Hi, I’m Eric Boehm, curator of aviation here
at the Intrepid Sea, Air and Space Museum.
And today we’re going to take a look at a rather rare artifact from the Cold War,
the Chance Vaught Regulus missile.
Conceived as the U.S. Navy’s first operational cruise missile,
the Regulus I was built by the Chance Vaught Corporation in 1947.
The Vaught Company had great success with its F4U Corsair
fighter airplane from World War II.
But since that period, the next three airplanes they developed
really fell flat and both performance, safety and suitability in aircraft carrier operations.
They really needed to hit a home run with their next aircraft project.
And that was the Regulus I.
In 1945, right after World War II,
the U.S. Navy realized it had a need for the
delivery of the new atomic weapons that were
coming into development.
They felt that the slow flying bombers would be far too vulnerable.
And they also wanted a system that they could deploy either on submarines or
smaller ships or aircraft carriers.
Regulus was deployed from 1955 to 1964 on
several aircraft carriers, heavy cruisers and of course, submarines like Growler,
which is on display here at Intrepid.
Designated “SSM-N-8a” by the Navy,
the Regulus I was designed to carry 3,000 pound nuclear warhead,
fly at subsonic speeds at an altitude of 30,000 feet, and had a range of 500 miles.
J-33 turbo jet engine powered the missile, while two solid rocket boosters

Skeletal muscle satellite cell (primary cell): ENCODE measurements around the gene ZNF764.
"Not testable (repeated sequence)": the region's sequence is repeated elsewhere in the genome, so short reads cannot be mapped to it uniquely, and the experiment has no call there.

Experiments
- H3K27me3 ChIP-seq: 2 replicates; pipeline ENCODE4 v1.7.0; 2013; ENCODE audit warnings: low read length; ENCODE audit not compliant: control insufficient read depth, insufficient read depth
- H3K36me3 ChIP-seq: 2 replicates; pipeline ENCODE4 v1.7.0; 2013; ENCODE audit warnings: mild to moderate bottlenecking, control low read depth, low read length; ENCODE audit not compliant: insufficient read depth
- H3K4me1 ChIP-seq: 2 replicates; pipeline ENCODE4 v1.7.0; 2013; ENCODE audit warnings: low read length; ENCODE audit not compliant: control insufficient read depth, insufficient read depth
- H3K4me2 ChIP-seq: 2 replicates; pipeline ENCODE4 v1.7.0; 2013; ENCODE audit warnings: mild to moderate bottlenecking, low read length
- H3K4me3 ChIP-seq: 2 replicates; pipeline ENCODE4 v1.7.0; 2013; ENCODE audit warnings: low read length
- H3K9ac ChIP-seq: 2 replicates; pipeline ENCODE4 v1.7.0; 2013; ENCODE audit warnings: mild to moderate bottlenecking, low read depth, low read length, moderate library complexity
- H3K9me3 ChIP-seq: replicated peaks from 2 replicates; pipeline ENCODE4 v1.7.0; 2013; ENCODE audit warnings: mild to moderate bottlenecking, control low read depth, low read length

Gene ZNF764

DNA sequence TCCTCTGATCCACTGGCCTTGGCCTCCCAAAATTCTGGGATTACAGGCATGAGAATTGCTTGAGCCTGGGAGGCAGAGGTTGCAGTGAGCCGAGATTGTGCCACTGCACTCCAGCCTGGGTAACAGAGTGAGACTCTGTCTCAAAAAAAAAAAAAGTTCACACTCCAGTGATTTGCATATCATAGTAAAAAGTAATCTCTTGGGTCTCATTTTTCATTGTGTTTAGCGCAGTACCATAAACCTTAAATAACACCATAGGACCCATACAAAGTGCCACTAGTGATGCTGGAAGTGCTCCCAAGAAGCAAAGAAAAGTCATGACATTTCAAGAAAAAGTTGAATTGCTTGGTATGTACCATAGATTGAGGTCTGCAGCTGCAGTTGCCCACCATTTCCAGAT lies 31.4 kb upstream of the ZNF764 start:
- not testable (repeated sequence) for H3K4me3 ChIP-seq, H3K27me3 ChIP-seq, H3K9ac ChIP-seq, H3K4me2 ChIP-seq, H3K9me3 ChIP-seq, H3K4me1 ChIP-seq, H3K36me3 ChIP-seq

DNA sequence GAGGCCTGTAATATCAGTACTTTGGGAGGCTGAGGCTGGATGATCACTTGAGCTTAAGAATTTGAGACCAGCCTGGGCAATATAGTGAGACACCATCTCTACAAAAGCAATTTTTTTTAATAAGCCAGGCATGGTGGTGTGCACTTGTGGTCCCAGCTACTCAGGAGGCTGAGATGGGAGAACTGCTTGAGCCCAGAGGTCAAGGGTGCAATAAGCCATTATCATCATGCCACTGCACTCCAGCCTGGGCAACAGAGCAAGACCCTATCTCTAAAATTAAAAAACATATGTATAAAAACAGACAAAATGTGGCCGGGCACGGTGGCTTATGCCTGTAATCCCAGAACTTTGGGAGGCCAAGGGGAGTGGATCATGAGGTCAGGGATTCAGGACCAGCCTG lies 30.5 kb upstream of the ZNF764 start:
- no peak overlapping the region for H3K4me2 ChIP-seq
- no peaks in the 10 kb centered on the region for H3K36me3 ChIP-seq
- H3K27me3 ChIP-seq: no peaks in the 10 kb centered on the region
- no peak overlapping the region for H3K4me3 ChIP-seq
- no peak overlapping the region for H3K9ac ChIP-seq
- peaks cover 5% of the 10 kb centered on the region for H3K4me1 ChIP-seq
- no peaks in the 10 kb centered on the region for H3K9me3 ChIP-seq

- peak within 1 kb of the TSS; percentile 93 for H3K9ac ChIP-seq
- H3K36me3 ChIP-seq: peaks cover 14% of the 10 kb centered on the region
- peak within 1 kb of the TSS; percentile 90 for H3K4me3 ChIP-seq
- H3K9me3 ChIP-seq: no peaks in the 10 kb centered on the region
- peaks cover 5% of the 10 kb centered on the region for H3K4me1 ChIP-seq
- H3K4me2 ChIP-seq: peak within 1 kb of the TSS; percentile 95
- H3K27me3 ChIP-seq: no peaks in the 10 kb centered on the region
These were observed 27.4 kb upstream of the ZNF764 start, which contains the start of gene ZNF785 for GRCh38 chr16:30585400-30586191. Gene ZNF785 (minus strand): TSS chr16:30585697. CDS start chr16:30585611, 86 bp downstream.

firing for just a few seconds lifted it clear of the launch platform.
During underwater operations, the missiles were stored in a watertight
compartment called the missile hangar.
That’s where I’m standing now. To launch the missiles, they’d have to be rolled
out on these tracks, the wings unfolded, the guidance system set, the aircraft fueled
It was quite a cumbersome operation.
Operational control of the missile was through a radio signal from the
submarine’s missile control room.
The crew then had to remain in radio contact with
the missile throughout its flight to the target.
This process revealed the sub’s location
and left it dangerously exposed to attack.
The Regulus I was really just an interim solution.
The more advanced Regulus II, was developed, which would’ve had twice the range
and a more advanced control system.
But it was canceled in 1958 in favor of the more capable Polaris missile.
The Polaris ballistic missile would have been able to been fired
from the submarine while it was still submerged.
This way it could shoot the missile without being detected.
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